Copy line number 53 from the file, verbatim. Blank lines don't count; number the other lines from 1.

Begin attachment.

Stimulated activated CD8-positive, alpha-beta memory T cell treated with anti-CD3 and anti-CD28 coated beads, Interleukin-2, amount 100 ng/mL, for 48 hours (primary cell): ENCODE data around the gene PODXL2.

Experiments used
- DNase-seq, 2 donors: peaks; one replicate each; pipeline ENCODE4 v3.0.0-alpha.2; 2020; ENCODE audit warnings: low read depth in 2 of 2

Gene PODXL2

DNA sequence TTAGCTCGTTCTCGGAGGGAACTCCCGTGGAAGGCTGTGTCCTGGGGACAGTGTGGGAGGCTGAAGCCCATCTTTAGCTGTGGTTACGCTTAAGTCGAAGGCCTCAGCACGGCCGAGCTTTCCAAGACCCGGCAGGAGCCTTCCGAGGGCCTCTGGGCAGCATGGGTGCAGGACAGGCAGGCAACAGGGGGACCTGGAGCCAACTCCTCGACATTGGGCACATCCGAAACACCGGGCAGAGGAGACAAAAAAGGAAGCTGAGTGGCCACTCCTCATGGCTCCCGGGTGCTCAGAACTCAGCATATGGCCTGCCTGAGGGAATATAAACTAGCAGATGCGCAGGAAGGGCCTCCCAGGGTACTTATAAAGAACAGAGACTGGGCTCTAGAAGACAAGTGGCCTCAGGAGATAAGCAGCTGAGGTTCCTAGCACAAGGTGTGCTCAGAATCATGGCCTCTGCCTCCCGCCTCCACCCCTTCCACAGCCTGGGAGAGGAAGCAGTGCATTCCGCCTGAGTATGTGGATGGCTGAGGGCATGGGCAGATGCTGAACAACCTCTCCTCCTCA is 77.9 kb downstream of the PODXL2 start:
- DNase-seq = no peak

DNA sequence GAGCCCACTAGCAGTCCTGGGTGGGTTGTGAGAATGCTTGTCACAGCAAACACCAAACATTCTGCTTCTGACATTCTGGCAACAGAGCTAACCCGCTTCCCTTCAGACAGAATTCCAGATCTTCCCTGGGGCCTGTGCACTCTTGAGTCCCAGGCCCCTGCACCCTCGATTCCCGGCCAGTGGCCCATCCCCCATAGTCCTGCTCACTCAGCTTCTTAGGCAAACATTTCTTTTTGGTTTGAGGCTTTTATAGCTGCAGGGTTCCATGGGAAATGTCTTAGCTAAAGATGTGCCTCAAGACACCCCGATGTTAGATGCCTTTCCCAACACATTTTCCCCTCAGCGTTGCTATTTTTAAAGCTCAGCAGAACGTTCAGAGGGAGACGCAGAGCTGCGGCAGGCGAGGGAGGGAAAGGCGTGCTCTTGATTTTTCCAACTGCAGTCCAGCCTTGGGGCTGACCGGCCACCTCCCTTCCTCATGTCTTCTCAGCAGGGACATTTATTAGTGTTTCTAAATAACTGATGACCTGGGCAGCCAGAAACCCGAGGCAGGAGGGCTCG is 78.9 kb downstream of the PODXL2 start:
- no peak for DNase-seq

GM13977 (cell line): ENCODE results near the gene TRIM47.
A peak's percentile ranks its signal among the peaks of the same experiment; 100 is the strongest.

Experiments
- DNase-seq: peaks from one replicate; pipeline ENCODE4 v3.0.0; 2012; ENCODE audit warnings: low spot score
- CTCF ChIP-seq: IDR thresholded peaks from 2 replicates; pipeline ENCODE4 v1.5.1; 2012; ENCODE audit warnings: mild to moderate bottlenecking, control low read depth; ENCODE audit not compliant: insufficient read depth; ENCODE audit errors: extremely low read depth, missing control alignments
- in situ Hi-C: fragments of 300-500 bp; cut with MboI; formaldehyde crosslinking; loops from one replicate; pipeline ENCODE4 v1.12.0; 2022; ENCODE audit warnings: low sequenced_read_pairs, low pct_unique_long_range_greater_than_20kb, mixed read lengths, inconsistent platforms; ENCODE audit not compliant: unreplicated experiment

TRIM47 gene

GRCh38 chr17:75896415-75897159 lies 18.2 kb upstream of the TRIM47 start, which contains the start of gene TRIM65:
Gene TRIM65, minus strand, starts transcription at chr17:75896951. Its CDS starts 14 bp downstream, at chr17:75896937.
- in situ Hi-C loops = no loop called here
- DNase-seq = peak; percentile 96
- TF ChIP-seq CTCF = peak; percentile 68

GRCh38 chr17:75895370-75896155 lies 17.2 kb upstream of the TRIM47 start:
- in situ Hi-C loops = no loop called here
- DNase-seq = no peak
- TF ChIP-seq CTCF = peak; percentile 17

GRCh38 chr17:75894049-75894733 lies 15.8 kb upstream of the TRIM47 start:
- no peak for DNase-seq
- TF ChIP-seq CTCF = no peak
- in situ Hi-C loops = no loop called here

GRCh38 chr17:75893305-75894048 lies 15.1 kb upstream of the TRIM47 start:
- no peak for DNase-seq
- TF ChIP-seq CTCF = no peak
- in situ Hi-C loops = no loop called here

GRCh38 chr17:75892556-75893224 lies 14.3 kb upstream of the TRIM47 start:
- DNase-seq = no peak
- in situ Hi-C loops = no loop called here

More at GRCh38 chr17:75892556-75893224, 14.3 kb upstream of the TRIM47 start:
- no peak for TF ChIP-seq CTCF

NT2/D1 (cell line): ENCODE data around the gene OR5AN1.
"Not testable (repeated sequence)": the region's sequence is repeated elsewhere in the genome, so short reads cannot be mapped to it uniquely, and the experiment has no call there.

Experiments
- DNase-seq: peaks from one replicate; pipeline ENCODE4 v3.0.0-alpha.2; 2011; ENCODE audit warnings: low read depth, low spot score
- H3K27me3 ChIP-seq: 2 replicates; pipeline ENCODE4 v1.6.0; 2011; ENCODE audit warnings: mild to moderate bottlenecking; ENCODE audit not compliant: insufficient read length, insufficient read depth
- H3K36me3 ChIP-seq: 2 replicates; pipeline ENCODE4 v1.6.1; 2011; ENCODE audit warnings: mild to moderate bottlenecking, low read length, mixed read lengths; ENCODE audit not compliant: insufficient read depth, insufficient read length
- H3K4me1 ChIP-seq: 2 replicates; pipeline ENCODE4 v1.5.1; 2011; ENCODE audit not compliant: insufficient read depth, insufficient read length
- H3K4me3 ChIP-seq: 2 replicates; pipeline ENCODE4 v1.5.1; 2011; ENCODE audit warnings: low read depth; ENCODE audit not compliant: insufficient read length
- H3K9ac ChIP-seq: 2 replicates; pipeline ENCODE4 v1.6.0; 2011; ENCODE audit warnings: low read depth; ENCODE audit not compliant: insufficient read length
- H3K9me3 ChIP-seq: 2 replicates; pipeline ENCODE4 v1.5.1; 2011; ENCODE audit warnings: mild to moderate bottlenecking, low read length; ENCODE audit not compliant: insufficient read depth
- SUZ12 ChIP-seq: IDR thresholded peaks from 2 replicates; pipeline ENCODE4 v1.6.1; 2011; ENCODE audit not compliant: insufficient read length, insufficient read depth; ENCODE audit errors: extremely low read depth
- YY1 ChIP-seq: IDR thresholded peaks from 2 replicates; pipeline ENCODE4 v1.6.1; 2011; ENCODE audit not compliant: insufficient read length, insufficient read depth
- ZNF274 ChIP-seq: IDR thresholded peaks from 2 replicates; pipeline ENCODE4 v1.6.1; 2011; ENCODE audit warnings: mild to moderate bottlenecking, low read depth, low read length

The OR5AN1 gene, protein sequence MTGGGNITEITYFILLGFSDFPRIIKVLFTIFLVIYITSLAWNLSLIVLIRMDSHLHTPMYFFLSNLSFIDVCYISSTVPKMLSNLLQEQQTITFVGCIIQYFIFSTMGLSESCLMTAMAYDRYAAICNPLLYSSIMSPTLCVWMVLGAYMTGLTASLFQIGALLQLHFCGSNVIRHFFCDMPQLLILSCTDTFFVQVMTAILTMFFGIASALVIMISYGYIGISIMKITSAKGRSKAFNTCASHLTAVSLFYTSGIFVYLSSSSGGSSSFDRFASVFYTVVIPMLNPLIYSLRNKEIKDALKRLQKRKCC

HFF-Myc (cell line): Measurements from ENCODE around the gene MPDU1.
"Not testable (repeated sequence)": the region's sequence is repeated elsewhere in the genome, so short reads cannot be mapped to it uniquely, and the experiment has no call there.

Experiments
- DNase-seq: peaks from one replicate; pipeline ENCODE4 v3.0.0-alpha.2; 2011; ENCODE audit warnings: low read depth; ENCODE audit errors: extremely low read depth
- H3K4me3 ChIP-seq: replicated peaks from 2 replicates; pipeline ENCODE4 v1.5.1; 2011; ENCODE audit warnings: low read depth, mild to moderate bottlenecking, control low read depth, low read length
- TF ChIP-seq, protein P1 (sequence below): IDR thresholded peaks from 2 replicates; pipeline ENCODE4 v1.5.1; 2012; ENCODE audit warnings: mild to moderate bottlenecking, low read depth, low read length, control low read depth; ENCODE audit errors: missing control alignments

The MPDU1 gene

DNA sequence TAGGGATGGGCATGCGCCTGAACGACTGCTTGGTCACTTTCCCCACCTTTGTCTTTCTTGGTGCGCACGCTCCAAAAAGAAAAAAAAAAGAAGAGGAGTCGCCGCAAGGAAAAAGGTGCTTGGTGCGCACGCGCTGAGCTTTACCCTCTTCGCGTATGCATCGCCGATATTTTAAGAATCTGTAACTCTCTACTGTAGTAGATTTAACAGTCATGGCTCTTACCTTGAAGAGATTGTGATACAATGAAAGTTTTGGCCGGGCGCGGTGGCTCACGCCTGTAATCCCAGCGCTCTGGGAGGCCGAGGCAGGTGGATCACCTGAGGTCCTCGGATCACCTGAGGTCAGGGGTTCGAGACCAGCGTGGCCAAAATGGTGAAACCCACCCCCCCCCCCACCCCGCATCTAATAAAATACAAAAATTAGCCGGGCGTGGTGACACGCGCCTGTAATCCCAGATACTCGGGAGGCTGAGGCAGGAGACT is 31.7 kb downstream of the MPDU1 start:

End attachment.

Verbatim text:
"Not testable (repeated sequence)": the region's sequence is repeated elsewhere in the genome, so short reads cannot be mapped to it uniquely, and the experiment has no call there.